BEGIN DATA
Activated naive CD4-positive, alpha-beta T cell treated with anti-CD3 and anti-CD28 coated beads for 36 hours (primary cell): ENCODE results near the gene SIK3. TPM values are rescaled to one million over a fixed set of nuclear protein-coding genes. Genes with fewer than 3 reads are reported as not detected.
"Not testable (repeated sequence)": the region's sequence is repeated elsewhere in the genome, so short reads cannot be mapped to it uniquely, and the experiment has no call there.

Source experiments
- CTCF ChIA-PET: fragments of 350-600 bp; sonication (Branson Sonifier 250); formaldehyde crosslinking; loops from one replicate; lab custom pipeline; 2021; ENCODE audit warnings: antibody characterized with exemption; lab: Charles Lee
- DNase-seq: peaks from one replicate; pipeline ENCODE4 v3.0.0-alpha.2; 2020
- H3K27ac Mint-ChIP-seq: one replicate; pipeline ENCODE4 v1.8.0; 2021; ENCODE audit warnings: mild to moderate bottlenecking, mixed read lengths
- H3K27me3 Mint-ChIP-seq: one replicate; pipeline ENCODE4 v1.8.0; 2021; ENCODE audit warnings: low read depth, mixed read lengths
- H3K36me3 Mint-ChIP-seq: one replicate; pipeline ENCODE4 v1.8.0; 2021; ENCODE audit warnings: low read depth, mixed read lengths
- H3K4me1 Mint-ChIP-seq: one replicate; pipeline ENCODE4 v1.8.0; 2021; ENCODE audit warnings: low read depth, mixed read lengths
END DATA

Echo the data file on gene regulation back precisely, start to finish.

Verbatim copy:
Activated naive CD4-positive, alpha-beta T cell treated with anti-CD3 and anti-CD28 coated beads for 36 hours (primary cell): ENCODE results near the gene SIK3. TPM values are rescaled to one million over a fixed set of nuclear protein-coding genes. Genes with fewer than 3 reads are reported as not detected.
"Not testable (repeated sequence)": the region's sequence is repeated elsewhere in the genome, so short reads cannot be mapped to it uniquely, and the experiment has no call there.

Source experiments
- CTCF ChIA-PET: fragments of 350-600 bp; sonication (Branson Sonifier 250); formaldehyde crosslinking; loops from one replicate; lab custom pipeline; 2021; ENCODE audit warnings: antibody characterized with exemption; lab: Charles Lee
- DNase-seq: peaks from one replicate; pipeline ENCODE4 v3.0.0-alpha.2; 2020
- H3K27ac Mint-ChIP-seq: one replicate; pipeline ENCODE4 v1.8.0; 2021; ENCODE audit warnings: mild to moderate bottlenecking, mixed read lengths
- H3K27me3 Mint-ChIP-seq: one replicate; pipeline ENCODE4 v1.8.0; 2021; ENCODE audit warnings: low read depth, mixed read lengths
- H3K36me3 Mint-ChIP-seq: one replicate; pipeline ENCODE4 v1.8.0; 2021; ENCODE audit warnings: low read depth, mixed read lengths
- H3K4me1 Mint-ChIP-seq: one replicate; pipeline ENCODE4 v1.8.0; 2021; ENCODE audit warnings: low read depth, mixed read lengths